American Speech-Language-Hearing Association

Find a Certified Speech-Language PathologistRight Hemisphere Brain Damage

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What is right hemisphere brain damage?

Right hemisphere brain damage (RHD) is damage to the right side of the brain. The brain is made up of two sides or hemispheres. Each hemisphere is responsible for different body functions and skills. In most people, the left side of the brain contains the person's language functions. The right side contributes to a number of functions, such as attention, memory, reasoning, and problem solving (all of which contribute to effective communication). Damage to the right hemisphere of the brain may lead to disruption of these cognitive processes, resulting in unique cognitive and communication problems. In many cases, the person with right brain damage is not aware of the problems that he or she is experiencing (anosognosia).

What are some signs or symptoms of right hemisphere brain damage?

Cognitive-communication problems that can occur from RHD include difficulty with the following:

  • Attention: Difficulty concentrating on a task or focusing on what is said or seen.
  • Perception: Visual perception deficits causing a person to have difficulty perceiving and processing any information on the left visual field (left-sided neglect). For example, individuals with RHD may have difficulty with reading words on the left side of a page, eating food on the left side of their plate, or acknowledging the left side of their body.
  • Reasoning and problem solving: Difficulty identifying that there is a problem (e.g., ran out of medication) and generating solutions (e.g., call the pharmacy).
  • Memory: Difficulty recalling previously learned information and learning new information.
  • Social communication (pragmatics): Difficulty interpreting abstract language such as metaphors, making inferences, and understanding jokes; and problems understanding nonverbal cues and following the rules of communication (e.g., saying inappropriate things, not using facial expressions, talking at the wrong time).
  • Organization: Difficulty with systematically arranging information and planning, which is often reflected in communication difficulties, such as trouble telling a story with events in the right order, giving directions, or maintaining a topic during conversation.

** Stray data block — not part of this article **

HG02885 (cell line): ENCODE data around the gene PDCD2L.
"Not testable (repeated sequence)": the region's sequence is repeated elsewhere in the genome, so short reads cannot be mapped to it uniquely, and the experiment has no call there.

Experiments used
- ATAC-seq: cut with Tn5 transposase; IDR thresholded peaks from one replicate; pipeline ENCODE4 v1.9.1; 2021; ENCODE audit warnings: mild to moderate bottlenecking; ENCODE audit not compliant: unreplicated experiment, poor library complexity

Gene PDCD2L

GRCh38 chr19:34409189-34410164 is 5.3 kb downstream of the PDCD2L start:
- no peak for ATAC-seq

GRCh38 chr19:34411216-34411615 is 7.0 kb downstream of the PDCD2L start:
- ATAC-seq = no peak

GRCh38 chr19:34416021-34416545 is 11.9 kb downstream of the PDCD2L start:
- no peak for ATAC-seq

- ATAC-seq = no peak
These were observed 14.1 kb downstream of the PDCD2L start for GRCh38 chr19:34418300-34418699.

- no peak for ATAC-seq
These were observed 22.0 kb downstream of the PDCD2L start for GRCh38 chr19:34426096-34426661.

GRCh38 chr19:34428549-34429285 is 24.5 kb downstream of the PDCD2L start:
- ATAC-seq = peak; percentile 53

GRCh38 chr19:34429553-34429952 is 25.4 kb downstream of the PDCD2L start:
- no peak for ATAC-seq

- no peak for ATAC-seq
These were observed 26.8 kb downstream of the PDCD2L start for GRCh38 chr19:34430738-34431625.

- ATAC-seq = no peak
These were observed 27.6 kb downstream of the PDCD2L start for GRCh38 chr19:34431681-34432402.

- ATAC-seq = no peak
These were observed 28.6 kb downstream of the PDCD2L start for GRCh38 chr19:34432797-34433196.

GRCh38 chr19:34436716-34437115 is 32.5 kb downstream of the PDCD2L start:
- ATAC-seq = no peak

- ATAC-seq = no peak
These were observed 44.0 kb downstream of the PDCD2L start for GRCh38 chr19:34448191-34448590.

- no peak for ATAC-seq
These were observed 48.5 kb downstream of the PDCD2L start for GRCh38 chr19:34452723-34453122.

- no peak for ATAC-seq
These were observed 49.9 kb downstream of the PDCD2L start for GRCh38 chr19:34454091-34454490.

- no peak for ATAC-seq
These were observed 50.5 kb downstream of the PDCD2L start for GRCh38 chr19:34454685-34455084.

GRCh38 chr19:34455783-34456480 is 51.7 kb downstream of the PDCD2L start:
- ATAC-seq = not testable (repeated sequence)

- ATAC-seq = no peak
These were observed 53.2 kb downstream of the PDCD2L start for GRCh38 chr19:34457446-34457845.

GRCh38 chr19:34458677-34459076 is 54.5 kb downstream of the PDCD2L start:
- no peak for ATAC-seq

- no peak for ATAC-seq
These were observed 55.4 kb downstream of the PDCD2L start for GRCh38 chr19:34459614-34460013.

• Insight: Difficulty recognizing problems and their impact on daily functioning.
  • Orientation: Difficulty recalling the date, time, or place. The individual may also be disoriented to self, meaning that he/she cannot correctly recall personal information, such as birth date, age, or family names.

What causes right hemisphere brain damage?

The causes of right hemisphere brain damage include stroke, tumors, infection, and traumatic brain injury (TBI).

How are cognitive-communication problems following right hemisphere brain damage diagnosed?

A speech-language pathologist (SLP) will complete a variety of formal and informal evaluation procedures. Specifically, the person's language (comprehension and expression) and cognitive processes (attention, memory, reasoning, problem solving) will be examined. The nature and severity of the cognitive-communication problem will depend on the extent of damage to the brain.

What treatment is available for individuals with right hemisphere brain damage?

A person with right hemisphere brain damage should see an SLP, a professional trained to work with people with communication disorders, in addition to his or her doctor. The SLP will work with the person and develop a treatment plan designed to improve his or her cognitive-communication abilities.

How effective are treatments for right hemisphere brain damage?

ASHA has developed a treatment efficacy summary on right hemisphere brain damage [PDF] that describes evidence about how well treatment works. This summary is useful not only to individuals with right hemisphere brain damage and their caregivers but also to insurance companies considering payment for much-needed services for right hemisphere brain damage.

How can I communicate more effectively with a person with right hemisphere brain damage?

  • Ask questions and use reminders to keep the individual on topic.
  • Avoid sarcasm, metaphors, etc., when speaking to the individual.
  • Provide a consistent routine every day.
  • Break down instructions into small steps and repeat directions as needed.
  • Decrease distractions when communicating.
  • Provide appropriate supervision to ensure the person's safety.
  • Stand to the person's right side and place objects to the person's right if he or she is experiencing left-side neglect.
  • Use calendars, clocks, and notepads to remind the person of important information.

What other organizations have information on right hemisphere brain damage?

This list is not exhaustive, and inclusion does not imply endorsement of the organization or content of the website by ASHA.

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